RED Revolution At Gevrey …. And In China

New Contributor

Please allow me to introduce my business associate and friend, Dominic Bauquis, who will start contributing to this blog.  Dominic came to China in 1994 and he “fell in love” with the country as I did 10 years earlier. He will share his thoughts, interests and experience and you will find his posts under Today’s China and Culinary Journeys & Wine Roads. I hope that you will find his first post (placed below) of interest.

Maria Boyd

RED Revolution At Gevrey …. And In China

Gevrey-Chambertin wines are among the most famous produced in Burgundy, one of the few regions in the world where the diversity of red wines is not based on growing a plethora of grape varieties, but only pinot noir (and gamay in specific areas), and where subtle differences in soils, hillside exposures and weather translate into very different wines.

In contrast to Bordeaux where international investors have established a strong presence for decades, the Burgundy region is made of relatively small estates run by winemakers whose properties are mostly passed down from generation to generation.

1.Gevrey

Foreign ownership is relatively rare but it is changing fast with Chinese buyers leading the way. Last year (2013), Louis Ng, the long-serving chief operating officer of Macau gambling tycoon’s Stanley Ho’s SJM Holdings, snapped a deal for an unprecedented 8 million Euros making headlines in the region. His target was a 900-year old estate in the hand of the Masson family since the mid 19th century.

It was the first high-profile estate to be sold to a Chinese billionaire in the region, which made this deal controversial among local winemakers. Similar deals are most likely to happen again in the future keeping in mind that more than 40 wine-growing properties in Bordeaux were sold to Chinese personalities and investors over the past several years including Château du Grand Mouëys to tycoon Jin Shan Zhang and Château Monlot to Chinese film star Zhao Wei.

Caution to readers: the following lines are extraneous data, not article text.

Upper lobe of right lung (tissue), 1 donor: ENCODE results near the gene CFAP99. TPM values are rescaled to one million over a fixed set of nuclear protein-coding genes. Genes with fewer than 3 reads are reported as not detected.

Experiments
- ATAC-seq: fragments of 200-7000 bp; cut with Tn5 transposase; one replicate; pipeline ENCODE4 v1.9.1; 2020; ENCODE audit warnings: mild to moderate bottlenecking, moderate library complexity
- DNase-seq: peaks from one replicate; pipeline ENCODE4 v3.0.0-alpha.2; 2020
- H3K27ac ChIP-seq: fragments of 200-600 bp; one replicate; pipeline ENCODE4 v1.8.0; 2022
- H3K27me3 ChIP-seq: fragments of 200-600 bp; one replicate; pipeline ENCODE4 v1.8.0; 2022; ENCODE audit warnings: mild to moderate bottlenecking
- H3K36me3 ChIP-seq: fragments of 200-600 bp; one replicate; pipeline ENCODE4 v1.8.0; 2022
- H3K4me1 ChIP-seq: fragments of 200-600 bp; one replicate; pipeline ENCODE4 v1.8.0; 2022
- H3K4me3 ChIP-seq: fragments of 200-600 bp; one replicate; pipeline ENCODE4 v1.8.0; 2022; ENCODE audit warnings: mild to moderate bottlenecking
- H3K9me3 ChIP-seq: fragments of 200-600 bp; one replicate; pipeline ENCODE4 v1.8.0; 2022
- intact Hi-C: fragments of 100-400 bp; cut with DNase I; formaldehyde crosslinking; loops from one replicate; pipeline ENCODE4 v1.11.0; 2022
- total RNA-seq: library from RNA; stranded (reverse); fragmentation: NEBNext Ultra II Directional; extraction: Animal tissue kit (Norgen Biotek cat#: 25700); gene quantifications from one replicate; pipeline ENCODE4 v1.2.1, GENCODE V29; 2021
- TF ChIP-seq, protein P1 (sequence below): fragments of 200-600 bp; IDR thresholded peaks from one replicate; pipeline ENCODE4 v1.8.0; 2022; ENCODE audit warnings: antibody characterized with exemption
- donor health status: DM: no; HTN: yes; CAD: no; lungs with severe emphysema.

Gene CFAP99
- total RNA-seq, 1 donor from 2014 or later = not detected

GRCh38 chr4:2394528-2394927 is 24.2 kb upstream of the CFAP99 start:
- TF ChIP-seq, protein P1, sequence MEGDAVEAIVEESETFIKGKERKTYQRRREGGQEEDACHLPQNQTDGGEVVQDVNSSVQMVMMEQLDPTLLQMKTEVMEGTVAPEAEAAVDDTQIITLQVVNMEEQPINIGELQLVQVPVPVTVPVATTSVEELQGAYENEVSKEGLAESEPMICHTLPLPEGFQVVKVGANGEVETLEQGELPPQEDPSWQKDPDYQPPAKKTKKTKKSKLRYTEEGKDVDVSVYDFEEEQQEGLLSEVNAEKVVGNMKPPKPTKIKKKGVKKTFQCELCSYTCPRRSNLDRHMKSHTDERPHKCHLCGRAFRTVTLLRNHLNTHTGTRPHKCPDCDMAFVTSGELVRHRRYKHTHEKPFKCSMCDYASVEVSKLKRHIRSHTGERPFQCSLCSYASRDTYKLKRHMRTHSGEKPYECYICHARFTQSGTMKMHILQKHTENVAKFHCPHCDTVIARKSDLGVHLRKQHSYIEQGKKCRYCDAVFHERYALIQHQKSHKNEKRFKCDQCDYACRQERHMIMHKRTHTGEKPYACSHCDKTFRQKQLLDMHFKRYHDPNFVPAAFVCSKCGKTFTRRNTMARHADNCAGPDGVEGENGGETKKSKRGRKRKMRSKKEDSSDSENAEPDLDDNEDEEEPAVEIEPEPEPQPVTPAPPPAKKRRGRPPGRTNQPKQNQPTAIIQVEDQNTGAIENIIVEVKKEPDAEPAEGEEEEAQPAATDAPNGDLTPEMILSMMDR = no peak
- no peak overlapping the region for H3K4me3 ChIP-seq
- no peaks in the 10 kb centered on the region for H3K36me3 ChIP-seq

Gevrey Vineyard

Gevrey Vineyard

It must be noted that wine consumption in China is increasing considerably and has doubled twice in the last five years.  Drinking (mostly red) wine is now trendy and upscale restaurants (regardless of the food they serve) now offer extensive wine lists covering old and new worlds and Chinese wines.

Indeed, domestic production has increased four times over the past 10 years and international wine groups are increasingly present in this market. Initially, joint ventures were created to start vineyards from scratch. Bordeaux’s “Taillan Group” was one of the first to start red wine production in the mid-1990s in the vicinity of the Great Wall, north of Beijing. Last year, “Moet Hennessy”, announced a plan to start producing sparkling wine on a new 60-hectare vineyard in the Ningxia Hui Autonomous Region. They are also planning to produce red wine in Yunnan Province. Another heavyweight, “Les Domaines Barons de Rothschild”, is developing production in Shandong Province.

Vineyard in Ningxia, China.

Vineyard in Ningxia.

Changyu is the oldest and largest Chinese wine maker. It was founded in Yantai (Shandong Province) in 1892 by Zhang Bishi, a high-ranking Chinese diplomat. Today, In Yantai alone, the company has more than 5,000 hectares of vineyards spread along the city’s coastal areas, which lie on a latitude similar to that of Bordeaux’s wine-producing region.

Chateau Changyu-Castel in Yantai.

Chateau Changyu-Castle in Yantai.

China is now the fifth largest producer of wine in the world. The way the country will be able to produce high quality wines in the future will be a fascinating process to observe. For sure, the market has a huge potential for growth (domestic production and import). It is expected to increase by 40% within the next three to four years to reach over 400 million unit cases. It would make China the largest global wine consumer in the world!

Dominic Bauquis     

 

Advertisements

Leave a Reply

Fill in your details below or click an icon to log in:

WordPress.com Logo

You are commenting using your WordPress.com account. Log Out / Change )

Twitter picture

You are commenting using your Twitter account. Log Out / Change )

Facebook photo

You are commenting using your Facebook account. Log Out / Change )

Google+ photo

You are commenting using your Google+ account. Log Out / Change )

Connecting to %s